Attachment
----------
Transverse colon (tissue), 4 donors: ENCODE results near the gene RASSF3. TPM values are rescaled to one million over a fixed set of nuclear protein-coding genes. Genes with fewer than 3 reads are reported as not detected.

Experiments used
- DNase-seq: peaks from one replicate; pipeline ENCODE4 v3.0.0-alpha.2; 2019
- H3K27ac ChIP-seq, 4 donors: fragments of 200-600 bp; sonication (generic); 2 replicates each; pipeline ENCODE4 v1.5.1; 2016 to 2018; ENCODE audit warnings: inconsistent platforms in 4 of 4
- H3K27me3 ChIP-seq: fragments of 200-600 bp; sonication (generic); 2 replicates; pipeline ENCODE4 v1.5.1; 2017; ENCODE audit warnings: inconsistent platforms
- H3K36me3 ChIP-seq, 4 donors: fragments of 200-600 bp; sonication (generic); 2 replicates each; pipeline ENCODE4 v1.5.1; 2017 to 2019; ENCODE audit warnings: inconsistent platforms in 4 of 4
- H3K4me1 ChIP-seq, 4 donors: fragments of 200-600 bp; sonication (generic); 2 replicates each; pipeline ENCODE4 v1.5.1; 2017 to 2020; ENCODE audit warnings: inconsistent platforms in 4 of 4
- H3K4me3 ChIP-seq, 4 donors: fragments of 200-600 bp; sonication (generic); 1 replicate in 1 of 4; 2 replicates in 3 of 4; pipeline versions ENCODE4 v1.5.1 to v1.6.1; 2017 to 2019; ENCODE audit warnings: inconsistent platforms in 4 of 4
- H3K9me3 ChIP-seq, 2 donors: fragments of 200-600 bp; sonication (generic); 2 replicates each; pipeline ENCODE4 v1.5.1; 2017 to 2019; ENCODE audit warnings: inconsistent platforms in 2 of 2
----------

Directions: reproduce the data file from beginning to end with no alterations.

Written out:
Transverse colon (tissue), 4 donors: ENCODE results near the gene RASSF3. TPM values are rescaled to one million over a fixed set of nuclear protein-coding genes. Genes with fewer than 3 reads are reported as not detected.

Experiments used
- DNase-seq: peaks from one replicate; pipeline ENCODE4 v3.0.0-alpha.2; 2019
- H3K27ac ChIP-seq, 4 donors: fragments of 200-600 bp; sonication (generic); 2 replicates each; pipeline ENCODE4 v1.5.1; 2016 to 2018; ENCODE audit warnings: inconsistent platforms in 4 of 4
- H3K27me3 ChIP-seq: fragments of 200-600 bp; sonication (generic); 2 replicates; pipeline ENCODE4 v1.5.1; 2017; ENCODE audit warnings: inconsistent platforms
- H3K36me3 ChIP-seq, 4 donors: fragments of 200-600 bp; sonication (generic); 2 replicates each; pipeline ENCODE4 v1.5.1; 2017 to 2019; ENCODE audit warnings: inconsistent platforms in 4 of 4
- H3K4me1 ChIP-seq, 4 donors: fragments of 200-600 bp; sonication (generic); 2 replicates each; pipeline ENCODE4 v1.5.1; 2017 to 2020; ENCODE audit warnings: inconsistent platforms in 4 of 4
- H3K4me3 ChIP-seq, 4 donors: fragments of 200-600 bp; sonication (generic); 1 replicate in 1 of 4; 2 replicates in 3 of 4; pipeline versions ENCODE4 v1.5.1 to v1.6.1; 2017 to 2019; ENCODE audit warnings: inconsistent platforms in 4 of 4
- H3K9me3 ChIP-seq, 2 donors: fragments of 200-600 bp; sonication (generic); 2 replicates each; pipeline ENCODE4 v1.5.1; 2017 to 2019; ENCODE audit warnings: inconsistent platforms in 2 of 2